When Buddha attained nirvana his body was cremated and his tooth was acquired from the ashes. The tooth soon became an object of veneration and a belief grew that whoever had possession of the tooth would have power to rule that land. Many kings fought for possession of the tooth but in 4th century CE, King Guhaseeva acquired the tooth and by then, was a strong believer in Buddhism. He fought against many kings and protected the tooth to the best of his ability. A prince named Dantha, who had become a Buddhist, came to pay his respects to the tooth and King Guhaseeva liked him immediately; he let Dantha marry his daughter, Princess Hemamala. During an attack against King Guhaseeva, he secretly sent Dantha and Hemamala out of the city with the relic. Sri Lanka was chosen as the new home for the relic and Dantha and Hemamala disguised themselves as Brahmins to travel to the island. The relic was hidden as a hair ornament and the couple arrived safely on the shores of Lankapattana, now Ilankeiturei.
At that time, King Kirti Sri Megavanna ruled over the land of Sri Lanka and was ecstatic that the relic tooth was bought to the island. The king welcomed the royal couple and the relic tooth enthusiastically and with great celebration. He built a palace within the royal palace complex and enshrined the relic in it. Afterwards, the kingdom ordered that an annual celebration take place to honour the tooth relic, the esala perahera.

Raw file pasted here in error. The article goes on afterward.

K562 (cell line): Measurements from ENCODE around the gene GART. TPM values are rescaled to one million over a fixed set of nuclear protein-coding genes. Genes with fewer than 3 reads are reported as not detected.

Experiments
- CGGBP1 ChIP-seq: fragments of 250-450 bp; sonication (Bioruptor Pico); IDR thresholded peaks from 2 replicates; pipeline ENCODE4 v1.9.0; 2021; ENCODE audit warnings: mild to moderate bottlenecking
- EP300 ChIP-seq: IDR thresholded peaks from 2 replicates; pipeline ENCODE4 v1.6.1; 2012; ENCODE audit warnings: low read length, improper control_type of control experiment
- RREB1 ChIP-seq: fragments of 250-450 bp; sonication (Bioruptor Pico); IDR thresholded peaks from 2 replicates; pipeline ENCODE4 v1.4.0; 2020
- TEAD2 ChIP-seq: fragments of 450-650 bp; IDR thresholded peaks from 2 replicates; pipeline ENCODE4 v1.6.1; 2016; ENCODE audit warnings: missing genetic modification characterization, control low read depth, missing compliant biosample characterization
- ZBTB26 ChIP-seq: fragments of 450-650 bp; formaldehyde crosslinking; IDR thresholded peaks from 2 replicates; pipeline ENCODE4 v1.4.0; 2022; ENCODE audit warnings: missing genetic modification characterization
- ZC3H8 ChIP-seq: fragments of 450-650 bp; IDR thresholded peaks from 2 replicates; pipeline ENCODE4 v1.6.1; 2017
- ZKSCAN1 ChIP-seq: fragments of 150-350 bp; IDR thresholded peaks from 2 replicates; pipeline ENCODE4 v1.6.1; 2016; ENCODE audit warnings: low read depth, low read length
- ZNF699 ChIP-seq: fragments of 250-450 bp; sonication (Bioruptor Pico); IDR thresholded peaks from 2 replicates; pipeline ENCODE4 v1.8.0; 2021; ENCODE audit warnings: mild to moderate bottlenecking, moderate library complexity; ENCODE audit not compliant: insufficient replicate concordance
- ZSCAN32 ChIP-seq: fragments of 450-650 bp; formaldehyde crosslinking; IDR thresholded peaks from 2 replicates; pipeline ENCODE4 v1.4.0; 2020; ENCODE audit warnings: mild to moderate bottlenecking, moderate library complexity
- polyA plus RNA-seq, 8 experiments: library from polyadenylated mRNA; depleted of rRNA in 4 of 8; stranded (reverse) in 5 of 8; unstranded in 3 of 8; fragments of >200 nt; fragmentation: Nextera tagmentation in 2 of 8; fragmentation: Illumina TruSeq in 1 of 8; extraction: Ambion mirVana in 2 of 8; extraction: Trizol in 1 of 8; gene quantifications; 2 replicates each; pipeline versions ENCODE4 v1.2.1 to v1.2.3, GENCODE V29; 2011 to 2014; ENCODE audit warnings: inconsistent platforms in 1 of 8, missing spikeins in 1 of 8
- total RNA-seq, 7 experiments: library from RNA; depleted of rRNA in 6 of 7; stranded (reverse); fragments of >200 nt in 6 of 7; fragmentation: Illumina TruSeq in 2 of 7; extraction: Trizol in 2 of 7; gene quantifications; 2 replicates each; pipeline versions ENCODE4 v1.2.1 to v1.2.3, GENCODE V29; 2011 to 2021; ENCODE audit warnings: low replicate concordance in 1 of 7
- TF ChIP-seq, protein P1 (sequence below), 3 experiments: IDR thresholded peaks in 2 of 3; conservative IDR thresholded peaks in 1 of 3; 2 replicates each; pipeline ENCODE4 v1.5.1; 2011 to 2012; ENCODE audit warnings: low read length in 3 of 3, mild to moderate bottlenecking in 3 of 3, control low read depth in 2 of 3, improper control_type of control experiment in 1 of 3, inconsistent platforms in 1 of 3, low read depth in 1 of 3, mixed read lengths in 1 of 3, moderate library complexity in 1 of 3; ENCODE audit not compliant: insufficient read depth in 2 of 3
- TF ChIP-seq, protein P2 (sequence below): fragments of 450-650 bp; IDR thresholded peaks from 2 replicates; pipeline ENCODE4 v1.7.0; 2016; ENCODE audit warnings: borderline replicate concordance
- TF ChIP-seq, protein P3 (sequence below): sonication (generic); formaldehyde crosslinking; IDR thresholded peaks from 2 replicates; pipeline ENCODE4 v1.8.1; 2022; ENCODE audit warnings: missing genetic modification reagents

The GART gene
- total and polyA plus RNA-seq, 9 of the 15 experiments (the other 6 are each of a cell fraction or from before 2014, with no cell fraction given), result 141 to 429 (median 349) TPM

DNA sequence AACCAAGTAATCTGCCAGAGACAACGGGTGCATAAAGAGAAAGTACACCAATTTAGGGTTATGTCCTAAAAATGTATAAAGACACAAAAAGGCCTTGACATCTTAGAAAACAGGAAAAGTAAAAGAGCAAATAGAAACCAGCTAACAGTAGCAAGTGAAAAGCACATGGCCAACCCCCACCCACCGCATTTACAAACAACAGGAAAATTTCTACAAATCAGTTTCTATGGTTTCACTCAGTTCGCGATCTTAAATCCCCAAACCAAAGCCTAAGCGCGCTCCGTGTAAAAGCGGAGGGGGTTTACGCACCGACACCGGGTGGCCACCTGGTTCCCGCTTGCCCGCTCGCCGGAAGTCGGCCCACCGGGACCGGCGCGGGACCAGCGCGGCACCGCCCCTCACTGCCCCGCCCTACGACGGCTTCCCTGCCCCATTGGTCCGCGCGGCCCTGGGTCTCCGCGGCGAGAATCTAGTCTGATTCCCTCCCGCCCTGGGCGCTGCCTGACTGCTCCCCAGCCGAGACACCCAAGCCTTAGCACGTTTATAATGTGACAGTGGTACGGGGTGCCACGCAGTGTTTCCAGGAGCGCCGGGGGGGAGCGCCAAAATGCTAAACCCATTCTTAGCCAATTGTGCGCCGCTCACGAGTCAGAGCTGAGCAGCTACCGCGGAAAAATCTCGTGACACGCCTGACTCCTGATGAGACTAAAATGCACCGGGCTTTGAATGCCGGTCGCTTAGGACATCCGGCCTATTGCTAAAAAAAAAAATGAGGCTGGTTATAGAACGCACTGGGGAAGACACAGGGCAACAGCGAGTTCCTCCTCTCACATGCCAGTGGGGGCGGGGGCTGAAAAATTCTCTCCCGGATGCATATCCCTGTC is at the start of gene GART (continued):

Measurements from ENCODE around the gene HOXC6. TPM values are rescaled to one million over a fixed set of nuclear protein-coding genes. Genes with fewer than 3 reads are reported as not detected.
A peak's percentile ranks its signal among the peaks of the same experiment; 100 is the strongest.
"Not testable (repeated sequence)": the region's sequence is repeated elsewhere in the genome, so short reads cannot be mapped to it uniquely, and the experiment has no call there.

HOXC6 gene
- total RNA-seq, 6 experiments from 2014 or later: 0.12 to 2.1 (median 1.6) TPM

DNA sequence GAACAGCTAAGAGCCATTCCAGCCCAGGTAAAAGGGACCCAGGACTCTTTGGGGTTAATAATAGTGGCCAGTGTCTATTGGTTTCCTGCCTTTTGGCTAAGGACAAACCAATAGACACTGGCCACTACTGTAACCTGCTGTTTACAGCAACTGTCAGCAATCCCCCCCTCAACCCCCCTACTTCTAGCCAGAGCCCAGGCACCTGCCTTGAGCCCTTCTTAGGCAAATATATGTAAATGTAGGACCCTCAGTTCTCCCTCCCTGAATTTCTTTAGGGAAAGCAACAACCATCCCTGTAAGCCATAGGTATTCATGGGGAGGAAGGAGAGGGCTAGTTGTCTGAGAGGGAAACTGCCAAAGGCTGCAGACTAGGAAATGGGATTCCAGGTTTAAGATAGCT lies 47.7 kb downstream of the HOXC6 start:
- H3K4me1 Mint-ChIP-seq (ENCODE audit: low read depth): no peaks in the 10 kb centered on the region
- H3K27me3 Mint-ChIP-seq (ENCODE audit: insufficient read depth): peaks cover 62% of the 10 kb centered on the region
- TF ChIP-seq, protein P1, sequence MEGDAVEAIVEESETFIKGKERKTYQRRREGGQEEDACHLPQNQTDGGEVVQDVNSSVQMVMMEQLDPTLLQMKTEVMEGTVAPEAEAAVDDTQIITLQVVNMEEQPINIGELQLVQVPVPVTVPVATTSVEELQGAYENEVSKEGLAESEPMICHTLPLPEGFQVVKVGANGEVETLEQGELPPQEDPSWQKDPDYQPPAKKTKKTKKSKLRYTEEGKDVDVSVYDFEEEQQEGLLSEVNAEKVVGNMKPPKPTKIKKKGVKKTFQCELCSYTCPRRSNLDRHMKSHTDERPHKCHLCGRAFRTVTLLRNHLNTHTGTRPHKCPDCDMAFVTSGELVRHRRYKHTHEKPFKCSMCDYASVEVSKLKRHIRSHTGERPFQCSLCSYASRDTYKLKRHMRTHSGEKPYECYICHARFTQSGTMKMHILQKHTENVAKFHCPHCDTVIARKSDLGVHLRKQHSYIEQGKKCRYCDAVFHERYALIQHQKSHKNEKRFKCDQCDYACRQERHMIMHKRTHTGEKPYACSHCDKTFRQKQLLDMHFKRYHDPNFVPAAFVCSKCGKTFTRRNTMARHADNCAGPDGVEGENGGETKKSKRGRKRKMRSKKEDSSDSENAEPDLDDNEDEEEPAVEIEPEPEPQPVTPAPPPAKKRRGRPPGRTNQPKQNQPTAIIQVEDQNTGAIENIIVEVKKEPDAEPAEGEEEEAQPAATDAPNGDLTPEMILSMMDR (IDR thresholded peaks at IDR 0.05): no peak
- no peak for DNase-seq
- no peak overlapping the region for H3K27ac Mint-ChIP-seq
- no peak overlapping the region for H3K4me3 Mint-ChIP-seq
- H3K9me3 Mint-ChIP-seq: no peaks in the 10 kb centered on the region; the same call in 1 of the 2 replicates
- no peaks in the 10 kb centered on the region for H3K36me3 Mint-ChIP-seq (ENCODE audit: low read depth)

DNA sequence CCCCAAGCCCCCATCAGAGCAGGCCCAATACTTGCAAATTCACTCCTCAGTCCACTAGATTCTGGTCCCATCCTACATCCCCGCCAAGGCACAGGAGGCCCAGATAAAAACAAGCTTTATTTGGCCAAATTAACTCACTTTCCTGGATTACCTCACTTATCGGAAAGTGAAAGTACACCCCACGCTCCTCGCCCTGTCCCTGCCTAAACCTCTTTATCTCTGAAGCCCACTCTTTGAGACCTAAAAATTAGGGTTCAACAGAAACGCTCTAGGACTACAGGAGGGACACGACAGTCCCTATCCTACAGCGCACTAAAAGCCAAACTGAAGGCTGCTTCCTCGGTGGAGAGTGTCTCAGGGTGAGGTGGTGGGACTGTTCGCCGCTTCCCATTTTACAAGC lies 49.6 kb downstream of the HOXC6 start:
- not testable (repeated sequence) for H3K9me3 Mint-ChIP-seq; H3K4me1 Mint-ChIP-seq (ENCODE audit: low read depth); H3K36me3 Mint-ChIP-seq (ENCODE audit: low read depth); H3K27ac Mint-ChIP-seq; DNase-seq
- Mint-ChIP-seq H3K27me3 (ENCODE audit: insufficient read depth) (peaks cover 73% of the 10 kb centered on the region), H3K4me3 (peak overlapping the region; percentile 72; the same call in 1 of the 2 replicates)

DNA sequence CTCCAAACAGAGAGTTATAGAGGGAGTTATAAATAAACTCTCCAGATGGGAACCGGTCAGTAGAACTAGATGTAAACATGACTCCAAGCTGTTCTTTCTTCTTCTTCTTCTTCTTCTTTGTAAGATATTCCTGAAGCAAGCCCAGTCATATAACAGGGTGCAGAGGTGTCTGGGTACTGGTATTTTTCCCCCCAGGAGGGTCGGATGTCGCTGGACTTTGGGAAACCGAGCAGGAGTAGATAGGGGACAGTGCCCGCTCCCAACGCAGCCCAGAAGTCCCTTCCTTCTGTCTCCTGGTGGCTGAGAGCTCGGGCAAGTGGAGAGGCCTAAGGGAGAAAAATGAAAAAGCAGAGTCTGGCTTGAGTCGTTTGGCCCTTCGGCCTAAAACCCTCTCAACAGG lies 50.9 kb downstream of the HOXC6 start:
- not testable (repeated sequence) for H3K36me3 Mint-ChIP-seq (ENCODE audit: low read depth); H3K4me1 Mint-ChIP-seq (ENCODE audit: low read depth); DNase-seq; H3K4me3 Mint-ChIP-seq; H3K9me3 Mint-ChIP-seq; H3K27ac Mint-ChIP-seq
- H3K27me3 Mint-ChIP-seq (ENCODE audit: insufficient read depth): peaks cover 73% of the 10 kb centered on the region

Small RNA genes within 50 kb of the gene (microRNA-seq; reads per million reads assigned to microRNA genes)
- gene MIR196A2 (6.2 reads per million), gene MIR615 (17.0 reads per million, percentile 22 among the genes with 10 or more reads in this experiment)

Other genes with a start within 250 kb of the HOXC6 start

Over time, Sri Lanka was threatened with many foreign invasions and the seat of the kingdom was moved from city to city. Upon each change of capital, a new palace was built to enshrine the relic. Finally it was bought to Kandy, where it is at present, in the Temple of the Sacred Tooth Relic.
The temple which houses the sacred tooth relic is built in the royal palace complex in Kandy, which was the last capital of the Sinhalese Kings. The temple now comprises the royal palace, an audience hall and the mahamaluwa, which is a lawn area situated in front of the temple compound. The Royal Palace used to be the official residence of the government agent, Sir John D'Oyly and is now preserved as an archaeological museum. The audience hall is where the Kandyan kings held their royal court and was where the Kandyan Convention was drawn up and read out to the people. It is now used for state ceremonies and conserved under the department of archaeology.
Worshipping at the temple is thought to improve one's karma immeasurably and the shrine receives a constant flow of worshippers and tourists. Be sure to wear appropriate clothing when visiting the temple which is open to visitors daily from 6 am to 5 pm.